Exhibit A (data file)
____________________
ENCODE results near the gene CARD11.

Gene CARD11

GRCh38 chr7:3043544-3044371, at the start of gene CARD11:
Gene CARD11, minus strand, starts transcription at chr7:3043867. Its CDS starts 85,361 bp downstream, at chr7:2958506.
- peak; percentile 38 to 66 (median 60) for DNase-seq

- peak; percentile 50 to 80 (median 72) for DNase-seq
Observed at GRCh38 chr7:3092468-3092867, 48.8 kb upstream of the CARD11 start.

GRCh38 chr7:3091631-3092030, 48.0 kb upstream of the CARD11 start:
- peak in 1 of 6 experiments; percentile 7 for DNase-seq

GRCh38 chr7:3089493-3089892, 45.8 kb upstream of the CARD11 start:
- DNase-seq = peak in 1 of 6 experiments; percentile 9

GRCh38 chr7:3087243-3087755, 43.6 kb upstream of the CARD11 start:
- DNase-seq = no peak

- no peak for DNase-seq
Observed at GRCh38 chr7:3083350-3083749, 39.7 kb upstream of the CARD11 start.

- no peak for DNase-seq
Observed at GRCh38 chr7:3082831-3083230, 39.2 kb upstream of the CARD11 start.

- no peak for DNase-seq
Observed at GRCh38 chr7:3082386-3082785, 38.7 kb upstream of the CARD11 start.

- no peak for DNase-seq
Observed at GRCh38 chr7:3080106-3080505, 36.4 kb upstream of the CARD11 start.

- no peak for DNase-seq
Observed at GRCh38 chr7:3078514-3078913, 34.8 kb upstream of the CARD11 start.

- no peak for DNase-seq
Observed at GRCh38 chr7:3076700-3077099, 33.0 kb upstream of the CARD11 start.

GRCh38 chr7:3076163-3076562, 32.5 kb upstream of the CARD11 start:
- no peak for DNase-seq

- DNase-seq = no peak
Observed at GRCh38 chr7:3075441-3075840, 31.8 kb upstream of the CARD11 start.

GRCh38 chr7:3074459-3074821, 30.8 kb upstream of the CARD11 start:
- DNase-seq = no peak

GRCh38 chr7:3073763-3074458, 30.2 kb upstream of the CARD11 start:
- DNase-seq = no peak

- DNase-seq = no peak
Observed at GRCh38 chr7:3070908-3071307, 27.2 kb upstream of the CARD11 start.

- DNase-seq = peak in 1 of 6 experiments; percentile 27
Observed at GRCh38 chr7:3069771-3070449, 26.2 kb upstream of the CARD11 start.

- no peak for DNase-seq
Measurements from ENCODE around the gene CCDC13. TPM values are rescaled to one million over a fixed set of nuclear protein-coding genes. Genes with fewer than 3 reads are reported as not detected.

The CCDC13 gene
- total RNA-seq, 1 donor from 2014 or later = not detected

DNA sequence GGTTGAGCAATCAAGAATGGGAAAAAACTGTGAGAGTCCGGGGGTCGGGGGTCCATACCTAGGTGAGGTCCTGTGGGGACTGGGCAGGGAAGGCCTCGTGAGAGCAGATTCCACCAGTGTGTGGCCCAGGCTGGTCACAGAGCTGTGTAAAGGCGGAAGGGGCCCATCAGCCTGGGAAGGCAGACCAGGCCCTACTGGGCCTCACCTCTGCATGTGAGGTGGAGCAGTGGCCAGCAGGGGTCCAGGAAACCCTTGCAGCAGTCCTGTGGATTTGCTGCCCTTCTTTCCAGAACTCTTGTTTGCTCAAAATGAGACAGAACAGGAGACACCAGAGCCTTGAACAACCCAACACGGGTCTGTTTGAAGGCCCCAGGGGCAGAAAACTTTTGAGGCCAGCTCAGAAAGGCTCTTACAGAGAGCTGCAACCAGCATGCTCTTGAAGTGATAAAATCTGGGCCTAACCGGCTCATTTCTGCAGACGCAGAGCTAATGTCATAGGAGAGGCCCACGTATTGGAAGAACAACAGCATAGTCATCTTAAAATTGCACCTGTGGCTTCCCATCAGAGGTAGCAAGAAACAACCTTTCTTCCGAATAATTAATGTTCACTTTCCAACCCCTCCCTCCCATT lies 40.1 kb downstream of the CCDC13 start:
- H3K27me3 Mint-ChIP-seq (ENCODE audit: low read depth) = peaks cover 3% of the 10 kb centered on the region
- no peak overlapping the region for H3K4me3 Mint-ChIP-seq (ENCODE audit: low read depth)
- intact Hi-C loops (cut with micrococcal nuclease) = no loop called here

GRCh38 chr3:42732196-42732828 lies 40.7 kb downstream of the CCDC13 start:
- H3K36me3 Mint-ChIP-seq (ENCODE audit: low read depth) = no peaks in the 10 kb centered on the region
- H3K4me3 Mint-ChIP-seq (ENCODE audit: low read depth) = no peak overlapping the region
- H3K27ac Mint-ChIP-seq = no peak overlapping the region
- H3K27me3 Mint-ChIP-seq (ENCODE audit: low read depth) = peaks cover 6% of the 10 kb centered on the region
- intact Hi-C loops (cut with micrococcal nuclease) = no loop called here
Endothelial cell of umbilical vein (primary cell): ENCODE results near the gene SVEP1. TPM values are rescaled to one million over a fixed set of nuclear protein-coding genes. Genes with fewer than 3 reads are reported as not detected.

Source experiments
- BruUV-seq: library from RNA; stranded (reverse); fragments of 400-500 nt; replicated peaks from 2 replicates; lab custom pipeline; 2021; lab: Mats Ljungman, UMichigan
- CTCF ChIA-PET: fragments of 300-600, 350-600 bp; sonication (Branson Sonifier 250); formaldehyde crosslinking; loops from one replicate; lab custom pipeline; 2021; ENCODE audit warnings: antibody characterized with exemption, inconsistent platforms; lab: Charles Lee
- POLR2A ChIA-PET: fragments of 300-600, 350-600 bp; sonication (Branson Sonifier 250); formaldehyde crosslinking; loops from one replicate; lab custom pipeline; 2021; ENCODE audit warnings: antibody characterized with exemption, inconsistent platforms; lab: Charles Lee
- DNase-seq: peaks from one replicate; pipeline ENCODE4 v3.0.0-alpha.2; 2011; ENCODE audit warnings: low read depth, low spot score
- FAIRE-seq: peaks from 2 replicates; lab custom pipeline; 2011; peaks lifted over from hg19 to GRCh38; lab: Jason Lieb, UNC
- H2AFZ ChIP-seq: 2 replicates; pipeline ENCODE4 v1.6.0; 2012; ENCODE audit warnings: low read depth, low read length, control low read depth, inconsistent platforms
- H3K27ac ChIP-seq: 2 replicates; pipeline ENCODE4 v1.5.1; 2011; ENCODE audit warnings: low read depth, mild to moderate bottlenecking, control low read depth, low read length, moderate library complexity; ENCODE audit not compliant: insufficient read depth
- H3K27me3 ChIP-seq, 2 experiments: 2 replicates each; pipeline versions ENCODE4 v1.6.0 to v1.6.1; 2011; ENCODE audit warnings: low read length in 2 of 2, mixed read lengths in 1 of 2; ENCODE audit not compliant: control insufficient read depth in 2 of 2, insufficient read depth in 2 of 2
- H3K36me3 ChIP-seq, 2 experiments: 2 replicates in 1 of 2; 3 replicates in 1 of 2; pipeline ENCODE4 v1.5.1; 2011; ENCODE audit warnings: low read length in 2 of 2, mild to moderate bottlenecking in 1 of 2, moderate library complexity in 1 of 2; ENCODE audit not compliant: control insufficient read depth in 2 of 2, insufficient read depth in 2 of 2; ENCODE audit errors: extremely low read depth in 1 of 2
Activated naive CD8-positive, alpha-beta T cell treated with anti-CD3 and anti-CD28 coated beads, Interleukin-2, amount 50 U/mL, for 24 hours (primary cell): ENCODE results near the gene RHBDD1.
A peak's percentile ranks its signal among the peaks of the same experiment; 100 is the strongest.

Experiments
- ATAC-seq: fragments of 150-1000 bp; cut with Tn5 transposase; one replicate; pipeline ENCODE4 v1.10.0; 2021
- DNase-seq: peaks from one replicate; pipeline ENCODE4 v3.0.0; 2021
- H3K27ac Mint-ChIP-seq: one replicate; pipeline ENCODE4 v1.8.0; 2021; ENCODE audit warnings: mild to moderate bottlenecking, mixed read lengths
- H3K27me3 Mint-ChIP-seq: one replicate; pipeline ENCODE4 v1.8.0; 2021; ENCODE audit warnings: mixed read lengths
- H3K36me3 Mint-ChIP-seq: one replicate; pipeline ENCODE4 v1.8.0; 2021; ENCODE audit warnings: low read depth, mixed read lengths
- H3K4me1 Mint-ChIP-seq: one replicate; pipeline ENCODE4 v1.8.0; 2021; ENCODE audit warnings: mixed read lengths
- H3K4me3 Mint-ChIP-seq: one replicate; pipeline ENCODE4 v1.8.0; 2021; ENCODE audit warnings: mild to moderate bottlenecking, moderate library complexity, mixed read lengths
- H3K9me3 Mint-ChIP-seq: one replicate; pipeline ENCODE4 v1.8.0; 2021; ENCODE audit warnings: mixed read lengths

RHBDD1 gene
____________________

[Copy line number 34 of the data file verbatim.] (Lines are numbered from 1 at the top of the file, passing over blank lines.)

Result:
- DNase-seq = no peak